Hardcastle Crags ceremony for Slow the Flow award

The Lord Lieutenant of West Yorkshire, Mr. Ed Anderson, visited Hardcastle Crags this week to award Slow The Flow the highest honour a voluntary group can achieve. The Queens Award for Voluntary Service is equivalent to an MBE in volunteering.  Slow The Flow was one of 8 Calderdale-based charities to win this illustrious award in 2021, a brilliantly high proportion of only 14 groups in the whole of West Yorkshire.

Guests attended the ceremony at Hardcastle Crags on Sunday 18th July alongside Cllr Pat Taylor, Mayor of Todmorden (who has named Slow The Flow her chosen charity), Slow The Flow Trustees, volunteers, supporters, and their families. 

The short ceremony began with a visit to the National Trust’s Gibson Mill to see the new display and film in the pump room which shows how the work Slow The Flow is undertaking to reduce flood risk in the area.  Their film, Slowing The Flow Together, made by acclaimed filmmaker Andy Clark charts the success of the project at Hardcastle Crags and how the voluntary group came together in 2016 to work with, educate and inspire the community to slow the flow of water as it falls in the hills around Hebden Bridge, using methods that mimic natural processes.

Working in partnership with The National Trust, The Environment Agency, Calderdale Council and over 1000 volunteers, STF is responsible for over 620 leaky dams, contour placed logs and hundreds of additional trees now planted in their flagship project at Hardcastle Crags, making it an ideal venue for the award’s presentation. They continue to utilise this pilot project to help make the case for widespread NFM and SuDS locally, working to increase awareness of the importance and additional benefits of natural flood management.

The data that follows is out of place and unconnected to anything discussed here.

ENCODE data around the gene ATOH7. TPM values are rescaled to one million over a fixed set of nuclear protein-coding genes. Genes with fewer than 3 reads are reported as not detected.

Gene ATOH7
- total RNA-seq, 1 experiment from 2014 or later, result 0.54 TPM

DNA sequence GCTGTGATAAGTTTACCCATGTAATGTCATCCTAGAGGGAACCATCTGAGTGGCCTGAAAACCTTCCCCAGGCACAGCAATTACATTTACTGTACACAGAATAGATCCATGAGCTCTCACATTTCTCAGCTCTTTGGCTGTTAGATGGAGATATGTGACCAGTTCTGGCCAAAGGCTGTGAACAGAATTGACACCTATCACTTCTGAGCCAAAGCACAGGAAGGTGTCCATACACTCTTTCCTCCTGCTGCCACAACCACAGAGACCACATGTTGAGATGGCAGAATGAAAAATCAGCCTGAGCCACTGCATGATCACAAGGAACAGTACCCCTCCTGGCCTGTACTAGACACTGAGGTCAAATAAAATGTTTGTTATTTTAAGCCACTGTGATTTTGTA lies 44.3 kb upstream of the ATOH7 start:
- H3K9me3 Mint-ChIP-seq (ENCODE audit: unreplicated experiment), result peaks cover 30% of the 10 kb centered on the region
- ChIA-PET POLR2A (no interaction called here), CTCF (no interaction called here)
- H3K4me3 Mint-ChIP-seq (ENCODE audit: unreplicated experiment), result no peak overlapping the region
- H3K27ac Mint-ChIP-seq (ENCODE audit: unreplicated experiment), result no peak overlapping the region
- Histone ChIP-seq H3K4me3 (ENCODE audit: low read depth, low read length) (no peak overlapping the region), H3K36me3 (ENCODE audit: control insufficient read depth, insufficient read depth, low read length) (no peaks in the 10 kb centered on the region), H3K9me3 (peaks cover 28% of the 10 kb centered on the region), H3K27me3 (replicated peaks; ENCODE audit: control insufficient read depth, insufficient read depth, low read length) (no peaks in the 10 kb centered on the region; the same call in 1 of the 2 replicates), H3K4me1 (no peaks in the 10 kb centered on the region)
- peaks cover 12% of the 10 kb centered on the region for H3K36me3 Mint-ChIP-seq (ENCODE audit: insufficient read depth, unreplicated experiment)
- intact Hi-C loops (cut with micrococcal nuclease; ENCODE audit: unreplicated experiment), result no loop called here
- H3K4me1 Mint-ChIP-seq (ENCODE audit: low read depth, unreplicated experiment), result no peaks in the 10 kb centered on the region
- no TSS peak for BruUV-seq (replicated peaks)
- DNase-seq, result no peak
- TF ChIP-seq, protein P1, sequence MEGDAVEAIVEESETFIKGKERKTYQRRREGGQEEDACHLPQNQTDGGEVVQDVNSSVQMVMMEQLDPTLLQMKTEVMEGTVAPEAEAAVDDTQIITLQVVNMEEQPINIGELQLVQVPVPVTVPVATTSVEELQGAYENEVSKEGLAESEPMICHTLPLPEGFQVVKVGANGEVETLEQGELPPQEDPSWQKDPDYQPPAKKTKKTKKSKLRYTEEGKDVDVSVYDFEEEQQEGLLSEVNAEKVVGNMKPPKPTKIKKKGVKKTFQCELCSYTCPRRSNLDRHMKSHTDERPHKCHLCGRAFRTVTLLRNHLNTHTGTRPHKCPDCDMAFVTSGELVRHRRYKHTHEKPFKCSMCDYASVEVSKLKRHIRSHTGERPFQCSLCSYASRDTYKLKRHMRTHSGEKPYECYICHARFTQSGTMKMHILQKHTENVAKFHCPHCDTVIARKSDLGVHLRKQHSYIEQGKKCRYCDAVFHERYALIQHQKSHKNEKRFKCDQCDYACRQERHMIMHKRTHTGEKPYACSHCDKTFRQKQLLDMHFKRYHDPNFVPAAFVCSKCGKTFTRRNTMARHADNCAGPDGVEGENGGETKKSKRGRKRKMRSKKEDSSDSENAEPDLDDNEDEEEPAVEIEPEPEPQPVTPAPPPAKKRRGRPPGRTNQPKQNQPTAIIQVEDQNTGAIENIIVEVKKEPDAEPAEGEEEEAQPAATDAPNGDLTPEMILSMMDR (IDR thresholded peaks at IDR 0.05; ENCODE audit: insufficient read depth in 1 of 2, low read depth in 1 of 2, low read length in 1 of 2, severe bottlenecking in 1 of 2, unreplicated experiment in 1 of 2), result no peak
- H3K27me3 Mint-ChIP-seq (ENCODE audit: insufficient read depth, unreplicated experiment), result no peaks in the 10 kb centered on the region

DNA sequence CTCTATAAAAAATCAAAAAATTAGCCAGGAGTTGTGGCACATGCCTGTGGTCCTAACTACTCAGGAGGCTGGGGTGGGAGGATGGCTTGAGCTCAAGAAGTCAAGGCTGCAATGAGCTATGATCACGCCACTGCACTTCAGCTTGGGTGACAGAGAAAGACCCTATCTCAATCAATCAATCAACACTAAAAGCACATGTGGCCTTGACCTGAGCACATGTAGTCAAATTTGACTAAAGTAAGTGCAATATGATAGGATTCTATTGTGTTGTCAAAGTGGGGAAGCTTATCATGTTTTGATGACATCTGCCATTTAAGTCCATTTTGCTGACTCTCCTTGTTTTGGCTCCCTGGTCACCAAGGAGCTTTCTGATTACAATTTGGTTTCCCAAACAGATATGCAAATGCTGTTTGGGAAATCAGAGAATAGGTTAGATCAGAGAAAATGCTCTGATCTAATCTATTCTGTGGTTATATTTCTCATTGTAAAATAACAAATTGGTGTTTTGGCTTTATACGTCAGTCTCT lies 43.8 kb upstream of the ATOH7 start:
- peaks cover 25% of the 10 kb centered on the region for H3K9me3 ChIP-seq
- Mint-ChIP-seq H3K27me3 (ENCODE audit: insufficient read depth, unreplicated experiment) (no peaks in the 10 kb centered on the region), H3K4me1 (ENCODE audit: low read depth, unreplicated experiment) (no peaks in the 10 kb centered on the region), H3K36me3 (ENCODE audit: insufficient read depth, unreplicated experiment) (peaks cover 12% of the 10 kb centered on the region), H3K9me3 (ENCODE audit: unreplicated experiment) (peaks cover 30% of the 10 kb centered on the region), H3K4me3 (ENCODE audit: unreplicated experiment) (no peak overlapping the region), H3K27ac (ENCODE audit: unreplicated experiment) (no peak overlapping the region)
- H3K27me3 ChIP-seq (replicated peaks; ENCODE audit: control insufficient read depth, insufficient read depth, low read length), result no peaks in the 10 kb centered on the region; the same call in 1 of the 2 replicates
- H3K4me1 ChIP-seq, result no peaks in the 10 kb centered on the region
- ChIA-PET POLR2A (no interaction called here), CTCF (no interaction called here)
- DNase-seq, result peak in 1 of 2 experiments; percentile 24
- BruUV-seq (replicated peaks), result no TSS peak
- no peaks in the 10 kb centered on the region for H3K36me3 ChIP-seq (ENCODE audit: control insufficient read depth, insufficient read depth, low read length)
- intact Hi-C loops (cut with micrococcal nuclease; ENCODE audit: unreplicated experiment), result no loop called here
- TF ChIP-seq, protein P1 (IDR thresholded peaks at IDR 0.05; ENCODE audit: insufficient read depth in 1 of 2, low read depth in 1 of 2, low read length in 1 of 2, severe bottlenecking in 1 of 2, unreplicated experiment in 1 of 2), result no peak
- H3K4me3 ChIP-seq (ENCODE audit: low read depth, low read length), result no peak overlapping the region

Bede Mullen, Chair of Slow The Flow said, ‘The Queens Award for Voluntary Service is the highest accolade any voluntary group can attain. Given that our work here in Calderdale is relatively new, we are delighted to be recognised for the work our Trustees and volunteers have done.   Every single volunteer should be proud of the contribution they have made to reducing flood risk here in Calderdale.  Our work continues, including an upcoming focus on providing school education programmes on the merits of using natural techniques to reduce flood risk. We look forward to seeing an increasing number of natural flood management schemes developed throughout Calderdale.’

Steve Duncan from the Community Foundation for Calderdale said of the event, ‘To see Slow The Flow receive their well-deserved Queen’s Award for Voluntary Service was one of those ‘glad I was there’ moments. Such a wonderful sight, seeing the Lord Lieutenant (Ed Anderson) in his uniform, with the sun blazing down and dozens of trustees and volunteers taking it all in – it was an absolute privilege to be there. Well Done to everyone at Slow The Flow, you’re a credit to the voluntary sector in Calderdale’.

Rosie Holdsworth, project manager at the National Trust, said, ‘The work of Slow The Flow and their dedicated volunteers has been vital to the success of the project at Hardcastle Crags. Working alongside National Trust rangers, there are now hundreds of leaky dams installed in the valleys which are helping to reduce flood risk. This partnership between Slow The Flow and the National Trust, with funding and support from Calderdale Council and the Environment Agency, is a great example of working together to achieve real results. This award is well deserved and we’re looking forward to working with the Slow The Flow team in the future.’